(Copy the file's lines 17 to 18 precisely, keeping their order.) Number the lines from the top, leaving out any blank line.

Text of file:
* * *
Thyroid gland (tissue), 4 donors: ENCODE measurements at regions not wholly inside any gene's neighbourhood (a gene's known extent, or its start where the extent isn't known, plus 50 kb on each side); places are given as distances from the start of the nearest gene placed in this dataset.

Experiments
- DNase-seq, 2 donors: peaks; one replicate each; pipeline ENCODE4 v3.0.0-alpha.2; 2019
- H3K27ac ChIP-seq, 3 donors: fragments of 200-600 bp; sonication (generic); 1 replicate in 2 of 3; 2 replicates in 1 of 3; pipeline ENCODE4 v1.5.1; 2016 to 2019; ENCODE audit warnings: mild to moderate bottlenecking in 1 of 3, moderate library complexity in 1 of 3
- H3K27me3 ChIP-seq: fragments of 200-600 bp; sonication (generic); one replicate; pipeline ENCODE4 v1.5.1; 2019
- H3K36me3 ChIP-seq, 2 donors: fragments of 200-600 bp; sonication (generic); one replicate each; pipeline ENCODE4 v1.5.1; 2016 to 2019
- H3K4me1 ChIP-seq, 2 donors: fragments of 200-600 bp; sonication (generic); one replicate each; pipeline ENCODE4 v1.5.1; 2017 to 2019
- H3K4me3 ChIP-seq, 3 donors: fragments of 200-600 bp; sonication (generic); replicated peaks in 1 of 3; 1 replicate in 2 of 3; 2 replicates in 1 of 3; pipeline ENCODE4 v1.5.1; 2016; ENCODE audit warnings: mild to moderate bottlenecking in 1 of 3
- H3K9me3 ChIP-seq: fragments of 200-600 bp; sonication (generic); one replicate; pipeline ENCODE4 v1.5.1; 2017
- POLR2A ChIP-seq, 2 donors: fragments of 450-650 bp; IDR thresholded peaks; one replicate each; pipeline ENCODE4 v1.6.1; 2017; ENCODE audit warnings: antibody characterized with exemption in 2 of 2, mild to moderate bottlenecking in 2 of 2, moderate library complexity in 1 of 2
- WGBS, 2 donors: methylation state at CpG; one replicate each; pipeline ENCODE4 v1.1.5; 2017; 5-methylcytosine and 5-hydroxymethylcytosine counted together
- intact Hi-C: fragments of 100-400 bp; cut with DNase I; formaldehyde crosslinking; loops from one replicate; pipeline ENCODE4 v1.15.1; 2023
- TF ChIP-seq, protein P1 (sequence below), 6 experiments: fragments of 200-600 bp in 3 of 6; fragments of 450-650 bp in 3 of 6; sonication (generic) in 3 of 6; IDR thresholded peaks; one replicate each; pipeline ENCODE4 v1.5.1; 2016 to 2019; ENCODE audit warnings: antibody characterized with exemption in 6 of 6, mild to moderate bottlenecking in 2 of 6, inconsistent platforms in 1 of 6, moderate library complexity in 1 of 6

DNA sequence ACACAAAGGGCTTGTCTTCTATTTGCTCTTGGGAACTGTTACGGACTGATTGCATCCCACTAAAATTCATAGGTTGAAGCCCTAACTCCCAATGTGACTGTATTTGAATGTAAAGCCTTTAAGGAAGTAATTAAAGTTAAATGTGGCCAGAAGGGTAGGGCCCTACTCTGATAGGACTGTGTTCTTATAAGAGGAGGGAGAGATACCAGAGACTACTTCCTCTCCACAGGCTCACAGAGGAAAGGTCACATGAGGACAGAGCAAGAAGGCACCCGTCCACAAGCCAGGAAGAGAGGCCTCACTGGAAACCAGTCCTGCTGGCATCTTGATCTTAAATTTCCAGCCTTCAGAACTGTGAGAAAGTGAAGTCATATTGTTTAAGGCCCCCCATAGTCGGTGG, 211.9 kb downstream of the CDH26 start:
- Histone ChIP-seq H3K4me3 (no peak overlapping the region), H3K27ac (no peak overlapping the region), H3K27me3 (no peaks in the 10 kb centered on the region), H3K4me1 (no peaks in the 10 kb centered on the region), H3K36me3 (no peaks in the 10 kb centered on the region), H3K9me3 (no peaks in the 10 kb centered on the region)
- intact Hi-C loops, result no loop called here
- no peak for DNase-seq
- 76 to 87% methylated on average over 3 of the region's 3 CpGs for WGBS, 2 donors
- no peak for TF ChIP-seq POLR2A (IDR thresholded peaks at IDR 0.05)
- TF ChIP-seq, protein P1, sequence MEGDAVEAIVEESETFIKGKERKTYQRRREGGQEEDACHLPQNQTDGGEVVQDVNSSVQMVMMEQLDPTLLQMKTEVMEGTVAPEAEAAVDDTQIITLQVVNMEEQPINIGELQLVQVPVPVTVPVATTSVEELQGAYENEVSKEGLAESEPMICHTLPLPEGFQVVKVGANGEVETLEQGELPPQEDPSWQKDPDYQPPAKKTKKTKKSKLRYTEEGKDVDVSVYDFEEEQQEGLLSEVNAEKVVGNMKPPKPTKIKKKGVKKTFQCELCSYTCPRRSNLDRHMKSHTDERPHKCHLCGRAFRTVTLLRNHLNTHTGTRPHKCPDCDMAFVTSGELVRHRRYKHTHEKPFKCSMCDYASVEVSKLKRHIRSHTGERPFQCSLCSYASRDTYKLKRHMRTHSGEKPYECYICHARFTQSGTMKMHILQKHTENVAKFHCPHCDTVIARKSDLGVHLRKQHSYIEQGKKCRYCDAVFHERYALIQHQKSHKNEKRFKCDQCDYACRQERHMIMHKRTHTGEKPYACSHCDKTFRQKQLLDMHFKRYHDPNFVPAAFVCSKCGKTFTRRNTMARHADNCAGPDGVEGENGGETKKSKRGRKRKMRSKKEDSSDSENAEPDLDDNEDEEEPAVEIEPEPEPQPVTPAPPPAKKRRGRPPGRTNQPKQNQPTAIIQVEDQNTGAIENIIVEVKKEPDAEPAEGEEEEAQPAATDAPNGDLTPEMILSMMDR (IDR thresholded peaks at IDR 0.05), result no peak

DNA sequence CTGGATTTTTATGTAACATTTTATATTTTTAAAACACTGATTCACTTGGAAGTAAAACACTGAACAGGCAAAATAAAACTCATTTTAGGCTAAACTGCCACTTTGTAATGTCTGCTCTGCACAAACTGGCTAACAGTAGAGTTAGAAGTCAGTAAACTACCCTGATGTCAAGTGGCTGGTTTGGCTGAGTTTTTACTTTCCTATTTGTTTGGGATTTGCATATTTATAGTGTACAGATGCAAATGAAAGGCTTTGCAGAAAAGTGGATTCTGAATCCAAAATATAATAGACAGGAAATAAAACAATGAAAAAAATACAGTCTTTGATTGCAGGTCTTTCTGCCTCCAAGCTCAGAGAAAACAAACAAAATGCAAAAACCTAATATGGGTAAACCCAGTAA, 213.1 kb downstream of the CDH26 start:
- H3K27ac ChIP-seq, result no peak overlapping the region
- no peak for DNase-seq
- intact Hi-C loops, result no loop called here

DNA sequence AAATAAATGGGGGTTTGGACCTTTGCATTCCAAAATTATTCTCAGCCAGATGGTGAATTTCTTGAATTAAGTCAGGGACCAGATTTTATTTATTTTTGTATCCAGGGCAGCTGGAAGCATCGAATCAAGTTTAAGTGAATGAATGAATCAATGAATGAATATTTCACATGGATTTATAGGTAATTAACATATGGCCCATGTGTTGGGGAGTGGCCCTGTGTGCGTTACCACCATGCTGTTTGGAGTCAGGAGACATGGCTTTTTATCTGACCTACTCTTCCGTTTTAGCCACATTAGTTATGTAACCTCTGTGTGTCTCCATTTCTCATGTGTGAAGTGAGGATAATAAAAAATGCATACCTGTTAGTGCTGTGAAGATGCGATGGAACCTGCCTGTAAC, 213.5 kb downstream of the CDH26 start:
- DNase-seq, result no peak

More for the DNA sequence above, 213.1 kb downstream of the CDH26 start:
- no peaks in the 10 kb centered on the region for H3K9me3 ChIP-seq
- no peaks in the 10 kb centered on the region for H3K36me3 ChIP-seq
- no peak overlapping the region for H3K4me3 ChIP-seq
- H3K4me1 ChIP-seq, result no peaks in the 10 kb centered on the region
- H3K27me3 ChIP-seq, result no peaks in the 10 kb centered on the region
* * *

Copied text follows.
- no peak for DNase-seq
- 76 to 87% methylated on average over 3 of the region's 3 CpGs for WGBS, 2 donors